Fortunately, The Rose & the Briar (published by W. W. Norton & Company) boasts two assets many similar compendiums do not. First, its contributors are not exclusively music critics. The participants include visual artists (cartoonist R. Crumb), poets, musicians, and authors (like Joyce Carol Oates). Some of the most interesting selections are born from points of intersection between disciplines: Jon Langford (the Mekons, Waco Brothers) submits five original paintings, loosely based on "The Coo Coo Bird," Clarence Ashley's 1929 recording of a ditty estimated to date back 1,000 years.
This diversity was part of what attracted local writer and EMP curator Ann Powers (who ruminates movingly about "The Water Is Wide") to this project. "I love the structure of the book because it allowed for writing that was both personal and expansive, like folk music itself in its best form," she says, citing her excitement at sharing space with participants including Langford, David Thomas of Pere Ubu, and mystery novelist Sharyn McCrumb. "Each writer's take on his or her favorite song teaches me something new."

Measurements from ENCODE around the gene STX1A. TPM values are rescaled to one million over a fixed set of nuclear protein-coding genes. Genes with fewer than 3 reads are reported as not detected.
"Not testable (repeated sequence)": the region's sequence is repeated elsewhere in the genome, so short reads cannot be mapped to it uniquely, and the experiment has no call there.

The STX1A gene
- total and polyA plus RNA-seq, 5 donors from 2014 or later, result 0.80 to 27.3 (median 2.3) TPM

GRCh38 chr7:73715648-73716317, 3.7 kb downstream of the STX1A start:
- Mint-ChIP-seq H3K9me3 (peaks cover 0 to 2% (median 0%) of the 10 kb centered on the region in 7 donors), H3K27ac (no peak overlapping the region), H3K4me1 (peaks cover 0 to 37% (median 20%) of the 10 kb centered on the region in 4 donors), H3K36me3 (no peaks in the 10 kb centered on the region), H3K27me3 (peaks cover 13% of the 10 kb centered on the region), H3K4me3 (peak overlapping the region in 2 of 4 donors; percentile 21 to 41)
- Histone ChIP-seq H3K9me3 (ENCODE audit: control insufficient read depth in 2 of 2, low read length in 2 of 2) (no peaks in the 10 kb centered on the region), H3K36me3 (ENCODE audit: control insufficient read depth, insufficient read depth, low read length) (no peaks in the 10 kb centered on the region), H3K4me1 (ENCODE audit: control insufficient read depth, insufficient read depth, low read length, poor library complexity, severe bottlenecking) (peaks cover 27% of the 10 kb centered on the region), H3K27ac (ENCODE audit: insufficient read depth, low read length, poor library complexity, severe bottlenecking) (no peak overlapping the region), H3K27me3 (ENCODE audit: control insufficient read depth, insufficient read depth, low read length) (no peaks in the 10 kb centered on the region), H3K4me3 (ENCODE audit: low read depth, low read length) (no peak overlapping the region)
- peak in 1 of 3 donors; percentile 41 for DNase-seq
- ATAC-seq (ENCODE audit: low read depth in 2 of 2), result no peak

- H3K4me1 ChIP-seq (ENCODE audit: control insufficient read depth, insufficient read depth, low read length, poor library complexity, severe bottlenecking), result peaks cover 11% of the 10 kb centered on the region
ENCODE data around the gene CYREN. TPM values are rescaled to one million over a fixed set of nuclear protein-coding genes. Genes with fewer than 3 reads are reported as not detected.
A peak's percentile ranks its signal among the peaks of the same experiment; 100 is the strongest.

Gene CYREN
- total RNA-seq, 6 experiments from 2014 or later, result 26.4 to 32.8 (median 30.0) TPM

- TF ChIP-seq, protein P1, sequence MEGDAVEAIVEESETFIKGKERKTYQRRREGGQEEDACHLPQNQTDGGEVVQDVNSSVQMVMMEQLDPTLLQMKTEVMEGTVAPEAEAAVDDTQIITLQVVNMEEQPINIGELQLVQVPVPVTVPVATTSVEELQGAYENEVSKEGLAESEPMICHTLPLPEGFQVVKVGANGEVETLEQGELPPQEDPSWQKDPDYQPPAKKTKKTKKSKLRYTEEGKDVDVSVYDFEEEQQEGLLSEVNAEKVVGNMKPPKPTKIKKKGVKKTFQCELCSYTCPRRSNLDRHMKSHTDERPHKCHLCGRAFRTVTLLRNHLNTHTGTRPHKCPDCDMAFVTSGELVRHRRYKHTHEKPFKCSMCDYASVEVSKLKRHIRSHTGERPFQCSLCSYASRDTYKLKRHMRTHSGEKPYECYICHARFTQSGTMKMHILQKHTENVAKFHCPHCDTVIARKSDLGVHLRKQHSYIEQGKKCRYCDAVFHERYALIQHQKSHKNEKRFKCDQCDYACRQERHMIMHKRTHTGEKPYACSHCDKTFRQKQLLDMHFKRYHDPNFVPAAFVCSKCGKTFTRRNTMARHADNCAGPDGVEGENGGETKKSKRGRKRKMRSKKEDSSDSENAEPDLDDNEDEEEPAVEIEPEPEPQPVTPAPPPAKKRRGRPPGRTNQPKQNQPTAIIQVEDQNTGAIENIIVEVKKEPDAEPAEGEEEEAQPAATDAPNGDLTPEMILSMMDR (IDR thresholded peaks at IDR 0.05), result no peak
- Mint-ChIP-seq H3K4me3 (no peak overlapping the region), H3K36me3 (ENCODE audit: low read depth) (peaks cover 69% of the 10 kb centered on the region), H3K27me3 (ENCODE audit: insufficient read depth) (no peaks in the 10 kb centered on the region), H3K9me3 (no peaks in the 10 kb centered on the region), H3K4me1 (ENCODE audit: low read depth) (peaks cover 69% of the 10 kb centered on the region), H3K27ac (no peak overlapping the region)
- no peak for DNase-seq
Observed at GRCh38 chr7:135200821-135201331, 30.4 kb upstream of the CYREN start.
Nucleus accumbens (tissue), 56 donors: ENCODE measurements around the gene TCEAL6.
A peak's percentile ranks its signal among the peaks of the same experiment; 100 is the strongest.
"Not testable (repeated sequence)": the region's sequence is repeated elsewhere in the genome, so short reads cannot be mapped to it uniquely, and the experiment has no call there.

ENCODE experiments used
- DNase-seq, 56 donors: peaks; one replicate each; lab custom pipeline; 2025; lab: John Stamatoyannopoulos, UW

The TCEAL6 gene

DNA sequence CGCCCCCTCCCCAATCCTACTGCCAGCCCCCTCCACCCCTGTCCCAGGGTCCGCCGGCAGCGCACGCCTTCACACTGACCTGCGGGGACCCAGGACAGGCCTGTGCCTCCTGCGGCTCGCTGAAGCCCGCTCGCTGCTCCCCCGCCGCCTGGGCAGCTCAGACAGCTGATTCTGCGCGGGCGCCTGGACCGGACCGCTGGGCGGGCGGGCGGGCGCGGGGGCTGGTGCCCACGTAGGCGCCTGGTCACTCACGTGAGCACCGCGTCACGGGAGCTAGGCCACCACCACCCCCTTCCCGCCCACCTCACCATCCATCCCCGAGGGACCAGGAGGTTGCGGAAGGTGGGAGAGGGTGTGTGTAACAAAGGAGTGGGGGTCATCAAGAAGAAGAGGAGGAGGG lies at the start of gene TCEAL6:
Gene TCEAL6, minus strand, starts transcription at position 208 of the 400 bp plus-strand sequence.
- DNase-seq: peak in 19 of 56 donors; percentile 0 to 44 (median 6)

One stellar example is an investigation by Rennie Sparks, of the Handsome Family, into the origins of "Pretty Polly," a song recorded by everyone from bluegrass patriarch Ralph Stanley to Kristin Hersh. Enlivened by her earthy tone, Spark's analysis embraces parapsychology, goddess mythology, murderer Richard Speck, and the 40-pound cabbages raised in Findhorn, Scotland. "I started thinking that these old ballads are almost like spells, and that's part of what's powerful about them," says Sparks. "They conjure some spirit."
The other thing The Rose & The Briar has going for it is a companion CD (on Sony Legacy), a 20-track set that features most of the songs in the book (including Bobby Patterson's soul rarity "The Trial of Mary McGuire," and "Come Sunday," a sublime collaboration between Duke Ellington and Mahalia Jackson), plus new recordings by John Mellencamp, Snakefarm, and the Handsome Family. Keep the CD handy while reading, as it offers a more immediate point of entry into the denser essays; if one feels bogged down by Paul Berman's discourse on "Volver, Volver," a quick listen to the fiery rendition by Vicente Fernández will help reconnect with the material. This trick isn't foolproof--not even the apple-cheeked harmonies of Jan & Dean can save Thomas' ponderous comparison of "Wreck of the Old 97" with "Dead Man's Curve"--but it definitely slashes through most of the brambles.